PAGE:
Accept

U.D.O. – Steelfactory Review

U.D.O. – Steelfactory Review

“Udo Dirkschneider, the original singer of Accept, is the living embodiment of 80s Germanic metal. Along with Chris Boltendahl and ,b>Gravedigger[1. Who also have an album inbound soon.], he’s kept that dated sound alive long past its expiration date, releasing album after album of Accept-esque anthems with his eponymous band U.D.O., always light on sophistication but heavy on raspy screeching and classic metal tropes. Steelfactory is the 15th such platter of Teutonic splatter and shows nary an ounce of progression or innovation, sticking to that Accept B-side ethos that’s served the man so well since 1980.” Everflowing Germanic steel.

Filii Nigrantium Infernalium – Hóstia Review

Filii Nigrantium Infernalium – Hóstia Review

“Italian artist Paolo Girardi has supplied over 6 dozen bands with his infernal artwork, and that number now includes Portuguese blackened weirdos Filii Nigrantium Infernalium for their new album Hóstia. With all this religious symbolism, what do you think: will we be praising the Lord today, or shall we drown the Christian God in a pool of infernal blasphemy?” Rise to offend.

Death Keepers – Rock This World Review

Death Keepers – Rock This World Review

“Of all metal subgenres, heavy metal is the one with the honor of regularly being used as a synonym for metal at large. Considering it’s arguably the oldest of the bunch, this should come as little surprise, but one could also argue the case for doom metal, which no one outside of the scene ever heard about. Is it then due to age, exposure, or just my own warped view that heavy metal seems to be the most stagnant of metal subgenres? I won’t say nothing fresh ever arises from its corner (Sumerlands is a fine example) but by and large, heavy metal bands today all seem like pale imitations of the golden boys from the 1980’s. Death Keepers don’t do much to change that impression with debut Rock This World.” Remember the old, those days were gold.

Stälker – Shadow of the Sword Review

Stälker – Shadow of the Sword Review

“Last year in our EP edition of TYMHM, I waxed eloquent about a great little proto-thrash demo from some Wellington, NZ upstarts, Stälker. Their Satanic Panic cassette was such a nasty bit of early speed metal that it garnered the attention of Napalm Records, and this power trio was set to record their full-length debut this year. Enter Shadow of the Sword.” Only a big sword casts a shadow you can enter.

Accept – The Rise of Chaos Review

Accept – The Rise of Chaos Review

Accept has been around so long, churning out the same kind of old school Germanic metal that they’ve essentially become a younger, heavier version of AC/DC. This isn’t a bad thing really, as AC/DC is known for consistency and sticking to their (big) guns. Accept has charted a similar course, delivering album after album of rocking 80s style metal with just enough melody and quasi-pop-acumen.” Give in to the rising.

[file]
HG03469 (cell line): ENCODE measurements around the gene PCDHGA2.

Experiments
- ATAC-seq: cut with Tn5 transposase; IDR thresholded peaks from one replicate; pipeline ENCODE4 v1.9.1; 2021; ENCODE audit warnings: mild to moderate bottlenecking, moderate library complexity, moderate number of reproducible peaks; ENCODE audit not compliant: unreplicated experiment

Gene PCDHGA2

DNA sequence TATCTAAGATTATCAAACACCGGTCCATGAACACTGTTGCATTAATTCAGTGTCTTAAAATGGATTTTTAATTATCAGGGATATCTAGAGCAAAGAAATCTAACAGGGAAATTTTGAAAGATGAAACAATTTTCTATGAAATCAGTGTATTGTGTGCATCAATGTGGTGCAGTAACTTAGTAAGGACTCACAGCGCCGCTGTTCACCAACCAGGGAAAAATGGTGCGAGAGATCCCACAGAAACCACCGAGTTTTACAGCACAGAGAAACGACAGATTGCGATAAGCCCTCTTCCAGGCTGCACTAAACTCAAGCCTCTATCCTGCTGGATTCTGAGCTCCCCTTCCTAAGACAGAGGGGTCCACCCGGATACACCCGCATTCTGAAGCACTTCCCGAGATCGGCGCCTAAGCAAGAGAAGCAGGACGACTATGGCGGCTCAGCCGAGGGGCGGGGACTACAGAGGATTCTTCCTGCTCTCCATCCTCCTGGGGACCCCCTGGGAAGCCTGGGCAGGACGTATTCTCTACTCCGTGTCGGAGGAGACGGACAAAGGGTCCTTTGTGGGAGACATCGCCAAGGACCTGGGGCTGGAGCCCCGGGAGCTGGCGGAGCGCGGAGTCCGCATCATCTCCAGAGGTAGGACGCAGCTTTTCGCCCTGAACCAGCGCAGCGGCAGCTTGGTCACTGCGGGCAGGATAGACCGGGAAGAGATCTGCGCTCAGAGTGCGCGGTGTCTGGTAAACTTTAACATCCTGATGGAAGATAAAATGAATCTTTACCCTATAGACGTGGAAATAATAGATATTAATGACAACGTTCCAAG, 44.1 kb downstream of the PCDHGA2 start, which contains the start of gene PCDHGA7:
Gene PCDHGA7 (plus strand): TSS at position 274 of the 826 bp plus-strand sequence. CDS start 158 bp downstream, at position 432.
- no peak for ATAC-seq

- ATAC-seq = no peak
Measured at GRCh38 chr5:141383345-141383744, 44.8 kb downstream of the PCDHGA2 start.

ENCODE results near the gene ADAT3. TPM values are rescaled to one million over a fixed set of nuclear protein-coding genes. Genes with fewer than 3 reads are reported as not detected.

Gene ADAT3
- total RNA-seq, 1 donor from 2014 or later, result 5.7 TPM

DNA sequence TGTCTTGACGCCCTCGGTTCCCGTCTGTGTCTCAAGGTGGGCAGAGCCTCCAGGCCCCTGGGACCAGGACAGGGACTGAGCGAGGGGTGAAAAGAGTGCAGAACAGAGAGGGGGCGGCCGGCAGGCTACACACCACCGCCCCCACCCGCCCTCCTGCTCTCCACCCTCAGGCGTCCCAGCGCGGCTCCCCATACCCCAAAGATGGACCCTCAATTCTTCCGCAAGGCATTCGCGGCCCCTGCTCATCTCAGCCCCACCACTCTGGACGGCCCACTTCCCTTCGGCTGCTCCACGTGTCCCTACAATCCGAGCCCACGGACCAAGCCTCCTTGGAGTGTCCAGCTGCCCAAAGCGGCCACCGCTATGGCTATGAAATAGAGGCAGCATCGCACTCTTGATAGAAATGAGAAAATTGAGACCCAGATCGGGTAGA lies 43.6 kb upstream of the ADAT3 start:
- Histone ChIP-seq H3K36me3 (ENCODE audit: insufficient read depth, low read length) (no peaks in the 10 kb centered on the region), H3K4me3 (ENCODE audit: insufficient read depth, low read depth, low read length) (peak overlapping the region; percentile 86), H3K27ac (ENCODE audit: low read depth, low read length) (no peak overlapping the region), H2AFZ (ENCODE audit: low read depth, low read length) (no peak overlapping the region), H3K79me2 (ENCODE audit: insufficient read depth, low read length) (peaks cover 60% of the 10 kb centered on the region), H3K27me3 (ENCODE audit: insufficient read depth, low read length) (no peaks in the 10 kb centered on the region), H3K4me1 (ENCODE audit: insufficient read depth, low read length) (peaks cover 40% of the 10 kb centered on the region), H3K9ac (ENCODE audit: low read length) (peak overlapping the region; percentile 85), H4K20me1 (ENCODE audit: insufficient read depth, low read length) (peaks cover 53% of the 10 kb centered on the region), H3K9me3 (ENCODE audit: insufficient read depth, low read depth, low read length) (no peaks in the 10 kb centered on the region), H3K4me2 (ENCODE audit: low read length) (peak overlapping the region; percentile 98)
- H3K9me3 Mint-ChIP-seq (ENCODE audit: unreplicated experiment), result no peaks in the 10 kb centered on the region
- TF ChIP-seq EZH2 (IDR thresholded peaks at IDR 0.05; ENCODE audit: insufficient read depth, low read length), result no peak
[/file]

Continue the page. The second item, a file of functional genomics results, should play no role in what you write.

Astral Doors – Black Eyed Children Review

Astral Doors – Black Eyed Children Review

“Nils Patrik Johansson is a busy guy. Over the last two decades, the man’s cashed checks with the on-again, off-again Lion’s Share, the on-hiatus Wuthering Heights, and Civil War, who he recently bailed on because he didn’t have the time (go figure). His work arguably peaked with the momentous output of Astral Doors.” When one war closes, an Astral Door opens.

Screamer – Hell Machine Review

Screamer – Hell Machine Review

Screamer, a group of jovial Norwegian retro-rock revivalists, are putting out their third Hell Machine soon, and there’s a very particular standard by which it ought to be judged. The standard I’m referring to is Audrey Horne’s masterful Pure Heavy, far and away the best record of the retro-rock revival movement.” Mess with Audrey, you get the Horne.

Grave Digger – Healed by Metal Review

Grave Digger – Healed by Metal Review

“It’s a brand new year – a fresh beginning for all of our personal stories and a clean, blank slate for metal music. Now is the time to take risks, to be daring, to innovate. Just kidding, it’s actually time for the 17th goddamn album of monochromatic meat n’ taters metal from the unstoppable Germanic horde called Grave Digger.” Well, that de-escalated quickly.

Herman Frank – The Devil Rides Out Review

Herman Frank – The Devil Rides Out Review

“Following Accept‘s 2014 Blind Rage release, on and off guitarist Herman Frank once again cut ties with the long-running and influential Germanic metallers to pursue other musical endeavors, most notably his eponymous solo project. The Devil Rides Out is the third outing from Frank, and like its predecessors, it’s a burly hybrid of vintage Accept and rocking 80s hair metal acts like Dokken and Krokus.” The Devil rocks out.